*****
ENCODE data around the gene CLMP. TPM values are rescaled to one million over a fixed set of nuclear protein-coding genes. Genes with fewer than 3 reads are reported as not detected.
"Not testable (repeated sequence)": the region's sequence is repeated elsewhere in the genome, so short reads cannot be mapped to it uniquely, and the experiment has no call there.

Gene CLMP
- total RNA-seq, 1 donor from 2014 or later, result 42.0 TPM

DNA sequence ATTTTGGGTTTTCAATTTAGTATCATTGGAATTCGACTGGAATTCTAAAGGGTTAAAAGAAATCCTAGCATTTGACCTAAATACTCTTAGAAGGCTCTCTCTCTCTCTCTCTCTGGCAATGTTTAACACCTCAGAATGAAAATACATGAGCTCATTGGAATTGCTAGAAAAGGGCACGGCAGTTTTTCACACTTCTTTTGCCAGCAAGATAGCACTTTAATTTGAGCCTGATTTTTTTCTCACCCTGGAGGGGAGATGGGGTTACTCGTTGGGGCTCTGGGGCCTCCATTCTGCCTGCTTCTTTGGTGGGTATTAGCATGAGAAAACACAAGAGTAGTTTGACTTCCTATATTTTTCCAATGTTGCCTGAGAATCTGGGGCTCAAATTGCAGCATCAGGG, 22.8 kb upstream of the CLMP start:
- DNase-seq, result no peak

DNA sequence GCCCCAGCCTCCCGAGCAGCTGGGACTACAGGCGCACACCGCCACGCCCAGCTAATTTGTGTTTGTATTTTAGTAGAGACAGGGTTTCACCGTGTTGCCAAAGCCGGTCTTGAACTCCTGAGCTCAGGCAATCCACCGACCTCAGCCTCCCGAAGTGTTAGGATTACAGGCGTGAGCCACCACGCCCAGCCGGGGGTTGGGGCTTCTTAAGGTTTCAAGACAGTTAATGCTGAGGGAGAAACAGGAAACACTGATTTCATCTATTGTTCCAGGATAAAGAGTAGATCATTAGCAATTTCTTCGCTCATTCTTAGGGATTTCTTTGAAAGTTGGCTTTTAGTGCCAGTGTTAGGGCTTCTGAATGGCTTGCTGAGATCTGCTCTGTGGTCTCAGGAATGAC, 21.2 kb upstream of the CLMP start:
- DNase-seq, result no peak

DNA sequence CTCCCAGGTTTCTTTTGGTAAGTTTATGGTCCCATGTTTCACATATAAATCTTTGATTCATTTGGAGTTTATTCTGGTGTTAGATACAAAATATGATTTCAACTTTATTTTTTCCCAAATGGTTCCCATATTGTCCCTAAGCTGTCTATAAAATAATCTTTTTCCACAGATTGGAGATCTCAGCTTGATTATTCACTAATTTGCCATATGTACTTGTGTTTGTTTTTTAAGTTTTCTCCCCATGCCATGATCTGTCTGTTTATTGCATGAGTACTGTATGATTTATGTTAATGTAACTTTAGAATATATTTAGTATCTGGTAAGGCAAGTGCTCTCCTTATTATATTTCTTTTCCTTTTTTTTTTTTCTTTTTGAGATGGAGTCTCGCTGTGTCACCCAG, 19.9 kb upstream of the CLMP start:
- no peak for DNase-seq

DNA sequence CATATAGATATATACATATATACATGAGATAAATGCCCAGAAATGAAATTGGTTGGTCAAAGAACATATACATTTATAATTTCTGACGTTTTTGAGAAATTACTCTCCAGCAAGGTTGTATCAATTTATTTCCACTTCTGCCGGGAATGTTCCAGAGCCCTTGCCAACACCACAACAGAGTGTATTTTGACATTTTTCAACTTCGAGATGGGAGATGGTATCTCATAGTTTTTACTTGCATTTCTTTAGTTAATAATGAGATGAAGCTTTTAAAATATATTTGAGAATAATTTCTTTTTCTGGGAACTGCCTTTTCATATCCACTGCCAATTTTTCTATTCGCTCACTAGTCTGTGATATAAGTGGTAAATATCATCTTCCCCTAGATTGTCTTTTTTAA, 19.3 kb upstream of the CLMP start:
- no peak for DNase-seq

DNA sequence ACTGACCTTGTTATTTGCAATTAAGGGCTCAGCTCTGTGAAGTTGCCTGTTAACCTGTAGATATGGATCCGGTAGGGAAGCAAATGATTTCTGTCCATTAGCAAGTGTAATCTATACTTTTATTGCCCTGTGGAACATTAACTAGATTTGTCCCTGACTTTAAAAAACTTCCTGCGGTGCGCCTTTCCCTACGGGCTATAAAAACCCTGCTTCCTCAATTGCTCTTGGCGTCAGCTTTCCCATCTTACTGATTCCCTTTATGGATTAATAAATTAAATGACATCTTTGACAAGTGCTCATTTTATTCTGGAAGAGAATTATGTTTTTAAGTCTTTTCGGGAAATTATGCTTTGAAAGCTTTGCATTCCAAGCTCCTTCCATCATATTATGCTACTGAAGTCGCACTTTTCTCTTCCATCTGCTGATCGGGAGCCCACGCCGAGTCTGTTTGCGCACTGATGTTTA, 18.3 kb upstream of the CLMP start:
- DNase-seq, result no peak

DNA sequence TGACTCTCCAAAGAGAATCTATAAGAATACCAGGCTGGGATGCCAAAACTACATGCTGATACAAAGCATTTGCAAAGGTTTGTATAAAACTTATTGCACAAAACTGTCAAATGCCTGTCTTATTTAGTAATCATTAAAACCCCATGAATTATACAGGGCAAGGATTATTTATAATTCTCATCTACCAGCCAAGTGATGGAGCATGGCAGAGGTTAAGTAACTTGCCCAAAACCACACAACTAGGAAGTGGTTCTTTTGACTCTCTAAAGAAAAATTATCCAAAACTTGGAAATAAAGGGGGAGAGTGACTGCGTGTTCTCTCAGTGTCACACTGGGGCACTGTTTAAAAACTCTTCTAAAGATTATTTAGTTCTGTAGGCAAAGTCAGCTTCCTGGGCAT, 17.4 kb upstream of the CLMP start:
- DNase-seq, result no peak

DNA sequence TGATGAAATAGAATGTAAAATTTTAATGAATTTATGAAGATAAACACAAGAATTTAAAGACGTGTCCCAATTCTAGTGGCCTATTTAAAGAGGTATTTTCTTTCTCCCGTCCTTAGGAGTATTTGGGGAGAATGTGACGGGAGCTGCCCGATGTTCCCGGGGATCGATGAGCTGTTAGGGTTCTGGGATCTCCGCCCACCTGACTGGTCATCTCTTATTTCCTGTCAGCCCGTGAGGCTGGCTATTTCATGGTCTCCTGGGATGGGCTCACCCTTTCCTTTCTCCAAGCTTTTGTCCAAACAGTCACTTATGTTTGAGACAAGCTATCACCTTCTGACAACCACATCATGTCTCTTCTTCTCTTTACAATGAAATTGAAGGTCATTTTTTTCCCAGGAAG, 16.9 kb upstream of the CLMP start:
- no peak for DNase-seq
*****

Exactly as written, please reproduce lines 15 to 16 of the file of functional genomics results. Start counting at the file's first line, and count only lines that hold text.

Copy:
DNA sequence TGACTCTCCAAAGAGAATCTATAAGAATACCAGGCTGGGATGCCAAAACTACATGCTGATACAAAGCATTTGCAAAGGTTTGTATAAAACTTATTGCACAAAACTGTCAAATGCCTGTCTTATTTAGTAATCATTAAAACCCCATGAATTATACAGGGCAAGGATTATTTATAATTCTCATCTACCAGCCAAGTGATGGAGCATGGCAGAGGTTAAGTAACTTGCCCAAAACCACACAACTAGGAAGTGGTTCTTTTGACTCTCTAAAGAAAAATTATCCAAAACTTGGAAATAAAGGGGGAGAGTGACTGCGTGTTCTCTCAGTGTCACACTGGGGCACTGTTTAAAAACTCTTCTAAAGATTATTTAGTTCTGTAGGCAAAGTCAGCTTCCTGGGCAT, 17.4 kb upstream of the CLMP start:
- DNase-seq, result no peak